Tom Donilon and Obama’s War with the Pentagon

The clash between the White House and the military brass over the Afghan war will grow more intense under the new national security advisor. Peter Beinart on the knife fight ahead.

Barack Obama talks with Joe Biden, Gen. David Petraeus, Def. Sec. Robert Gates, National Security Council Chief of Staff Denis McDonough, and Chairman of the Joint Chiefs of Staff Admiral Mike Mullen on June 23, 2010. (Photo: Pete Souza / The White House)

The clash between the White House and the military brass over the Afghan war will grow more intense under the new national security adviser. Peter Beinart on the knife fight ahead.

James Jones is out as national security adviser; Tom Donilon is in. What does it mean? Among other things, that we may be headed for one of the greatest civilian-military showdowns in decades.

If you haven’t read Bob Woodward or Jonathan Alter’s accounts of Obama administration Afghan policy, here are the CliffsNotes: Since the moment Obama took office, the military, led by David Petraeus, has been pushing for a full-on counterinsurgency effort. In other words, a lot of troops for a very long time. Obama, from the start, has resisted, raising awkward questions about why we’re expending massive amounts of blood and treasure in Afghanistan when Pakistan is the country that really matters. Vice President Biden has gone further, warning that given the mind-boggling corruption of Hamid Karzai’s regime, committing to an Afghan counterinsurgency war would be lunacy.

This policy struggle has not been waged according to the Marquis of Queensbury rules. The White House believes the military brass is blind to America’s crushing financial constraints and the public’s eroding support for the war. The military believes the White House cares more about domestic politics than national security. The White House believes the military keeps screwing the president by telling reporters and Republicans that we need more troops for a longer time, thus forcing Obama’s hand.

Obama wants someone who will help him wind down America’s Afghan adventure, no matter how hard he has to fight Petraeus and company to do it.

General Jones was chosen, in part, because Obama knew this fight was coming. He wanted someone who could communicate with the generals and keep them from knifing him in the back. Jones didn’t entirely succeed in that effort, which is one reason people in the White House never embraced him as one of their own. But if Jones was unable or unwilling to extinguish the flames of civil-military conflict, Donilon is the political equivalent of dousing them with gasoline.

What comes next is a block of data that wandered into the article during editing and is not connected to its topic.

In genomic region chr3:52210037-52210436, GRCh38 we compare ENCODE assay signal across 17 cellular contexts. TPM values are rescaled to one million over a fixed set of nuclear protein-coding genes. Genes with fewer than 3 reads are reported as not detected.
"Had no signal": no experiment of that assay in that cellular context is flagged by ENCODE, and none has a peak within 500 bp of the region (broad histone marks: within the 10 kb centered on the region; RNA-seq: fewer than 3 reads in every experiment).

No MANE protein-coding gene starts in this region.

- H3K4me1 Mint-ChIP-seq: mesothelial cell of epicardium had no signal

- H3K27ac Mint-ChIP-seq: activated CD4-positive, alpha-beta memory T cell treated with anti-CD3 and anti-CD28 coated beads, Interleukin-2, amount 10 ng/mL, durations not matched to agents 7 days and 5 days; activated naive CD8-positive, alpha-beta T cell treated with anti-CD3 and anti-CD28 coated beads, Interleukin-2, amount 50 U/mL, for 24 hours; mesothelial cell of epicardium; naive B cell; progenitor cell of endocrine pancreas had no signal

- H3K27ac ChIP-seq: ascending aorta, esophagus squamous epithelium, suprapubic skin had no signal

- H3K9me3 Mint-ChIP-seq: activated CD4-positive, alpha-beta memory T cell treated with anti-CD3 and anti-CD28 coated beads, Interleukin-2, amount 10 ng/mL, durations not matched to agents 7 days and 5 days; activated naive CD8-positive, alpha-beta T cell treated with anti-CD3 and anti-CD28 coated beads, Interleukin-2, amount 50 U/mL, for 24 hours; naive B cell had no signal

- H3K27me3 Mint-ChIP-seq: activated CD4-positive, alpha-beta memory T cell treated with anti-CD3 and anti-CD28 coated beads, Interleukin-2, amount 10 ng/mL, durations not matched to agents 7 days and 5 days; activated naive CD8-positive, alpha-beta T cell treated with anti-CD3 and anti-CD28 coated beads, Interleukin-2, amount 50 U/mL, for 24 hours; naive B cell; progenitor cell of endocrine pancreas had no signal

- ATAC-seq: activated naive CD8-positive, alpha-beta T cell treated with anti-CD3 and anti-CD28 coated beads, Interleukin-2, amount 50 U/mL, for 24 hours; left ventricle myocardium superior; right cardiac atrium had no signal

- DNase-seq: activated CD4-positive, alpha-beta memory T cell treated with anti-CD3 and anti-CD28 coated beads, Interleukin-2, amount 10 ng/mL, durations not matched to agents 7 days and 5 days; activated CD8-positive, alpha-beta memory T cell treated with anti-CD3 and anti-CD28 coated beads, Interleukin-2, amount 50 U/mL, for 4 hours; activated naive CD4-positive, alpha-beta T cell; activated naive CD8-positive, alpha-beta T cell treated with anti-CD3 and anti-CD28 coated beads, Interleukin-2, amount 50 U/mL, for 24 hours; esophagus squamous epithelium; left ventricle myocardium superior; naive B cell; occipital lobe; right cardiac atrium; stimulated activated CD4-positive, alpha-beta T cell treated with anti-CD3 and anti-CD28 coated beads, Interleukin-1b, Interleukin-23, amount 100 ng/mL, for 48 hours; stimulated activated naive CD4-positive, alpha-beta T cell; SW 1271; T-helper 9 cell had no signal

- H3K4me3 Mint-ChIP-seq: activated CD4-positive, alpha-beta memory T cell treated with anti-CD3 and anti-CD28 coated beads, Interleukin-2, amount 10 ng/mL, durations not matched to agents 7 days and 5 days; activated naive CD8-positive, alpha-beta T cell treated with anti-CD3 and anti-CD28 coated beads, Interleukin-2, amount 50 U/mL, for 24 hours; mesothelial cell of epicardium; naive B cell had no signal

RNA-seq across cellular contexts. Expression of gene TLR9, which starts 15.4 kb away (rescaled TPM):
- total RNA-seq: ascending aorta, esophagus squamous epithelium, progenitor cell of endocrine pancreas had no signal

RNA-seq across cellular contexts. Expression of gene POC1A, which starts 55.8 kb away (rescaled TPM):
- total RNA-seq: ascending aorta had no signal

John Avlon: The 15 Craziest Senate CandidatesFrom the military’s perspective, Donilon is worse than a mere civilian; he’s a politico. He was a party operative before he was a foreign policy wonk, which is one reason he worked so well with Rahm Emanuel, the man who pushed Jones to hire him as his deputy. At the White House, Donilon’s political savvy was considered an asset. But within the military, his prominence was seen as evidence that the White House subordinated national security to crass political concerns. Throughout Woodward’s book, Obama’s Wars, Donilon makes cameos as the guy who screams at generals for trying to trick or push Obama into a deeper commitment to Afghanistan than he wants to make. Less than a month after Obama took office, according to Woodward, Donilon berated military leaders for pushing for an increased troop commitment without having solid numbers on how many they really needed. That fall, after Stanley McChrystal told a London audience that anything but a full-blown counterinsurgency strategy would be a disaster, Donilon flayed members of the military brass once again, further alienating his counterparts at the Pentagon. Defense Secretary Robert Gates, according to Woodward, warned against making Donilon NSC advisor. Jones told Donilon that “you have no credibility with the military” and warned him to stop mouthing off to generals about topics he knew little about.